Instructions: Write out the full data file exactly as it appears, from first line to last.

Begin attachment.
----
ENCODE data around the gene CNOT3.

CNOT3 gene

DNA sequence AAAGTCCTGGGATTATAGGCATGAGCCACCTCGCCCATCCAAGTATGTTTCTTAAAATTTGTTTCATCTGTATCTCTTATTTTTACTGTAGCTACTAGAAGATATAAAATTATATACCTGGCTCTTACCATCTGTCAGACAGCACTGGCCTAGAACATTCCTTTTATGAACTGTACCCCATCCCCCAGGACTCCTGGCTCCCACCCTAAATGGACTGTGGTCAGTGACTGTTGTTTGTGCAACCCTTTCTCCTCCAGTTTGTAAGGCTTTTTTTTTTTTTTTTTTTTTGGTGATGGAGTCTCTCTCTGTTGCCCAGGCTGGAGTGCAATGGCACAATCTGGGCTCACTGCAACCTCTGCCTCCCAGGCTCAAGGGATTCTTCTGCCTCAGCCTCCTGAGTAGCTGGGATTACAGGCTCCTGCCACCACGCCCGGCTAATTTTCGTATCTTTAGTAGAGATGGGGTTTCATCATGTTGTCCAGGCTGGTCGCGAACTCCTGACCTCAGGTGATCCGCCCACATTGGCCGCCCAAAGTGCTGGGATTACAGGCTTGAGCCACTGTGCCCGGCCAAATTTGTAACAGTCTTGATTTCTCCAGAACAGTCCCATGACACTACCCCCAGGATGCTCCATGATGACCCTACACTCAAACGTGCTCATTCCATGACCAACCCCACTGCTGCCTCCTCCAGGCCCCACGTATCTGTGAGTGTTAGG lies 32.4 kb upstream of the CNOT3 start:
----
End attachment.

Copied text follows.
ENCODE data around the gene CNOT3.

CNOT3 gene

DNA sequence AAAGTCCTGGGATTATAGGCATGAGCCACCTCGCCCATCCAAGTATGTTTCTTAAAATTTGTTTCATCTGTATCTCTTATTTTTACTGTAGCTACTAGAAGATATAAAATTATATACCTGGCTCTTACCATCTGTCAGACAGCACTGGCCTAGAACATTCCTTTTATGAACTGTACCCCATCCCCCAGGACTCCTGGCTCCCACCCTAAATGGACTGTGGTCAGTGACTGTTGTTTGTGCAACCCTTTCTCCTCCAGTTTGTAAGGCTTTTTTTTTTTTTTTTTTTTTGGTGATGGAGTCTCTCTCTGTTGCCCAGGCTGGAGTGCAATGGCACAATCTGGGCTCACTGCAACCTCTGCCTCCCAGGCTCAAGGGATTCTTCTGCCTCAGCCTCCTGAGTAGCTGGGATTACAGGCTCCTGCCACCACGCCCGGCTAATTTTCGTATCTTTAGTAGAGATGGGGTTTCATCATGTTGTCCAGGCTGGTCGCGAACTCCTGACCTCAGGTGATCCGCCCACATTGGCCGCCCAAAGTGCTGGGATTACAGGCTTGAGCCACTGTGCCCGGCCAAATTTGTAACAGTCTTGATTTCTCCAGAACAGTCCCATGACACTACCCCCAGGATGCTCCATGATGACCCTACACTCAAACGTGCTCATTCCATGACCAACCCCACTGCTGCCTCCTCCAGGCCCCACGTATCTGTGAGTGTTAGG lies 32.4 kb upstream of the CNOT3 start: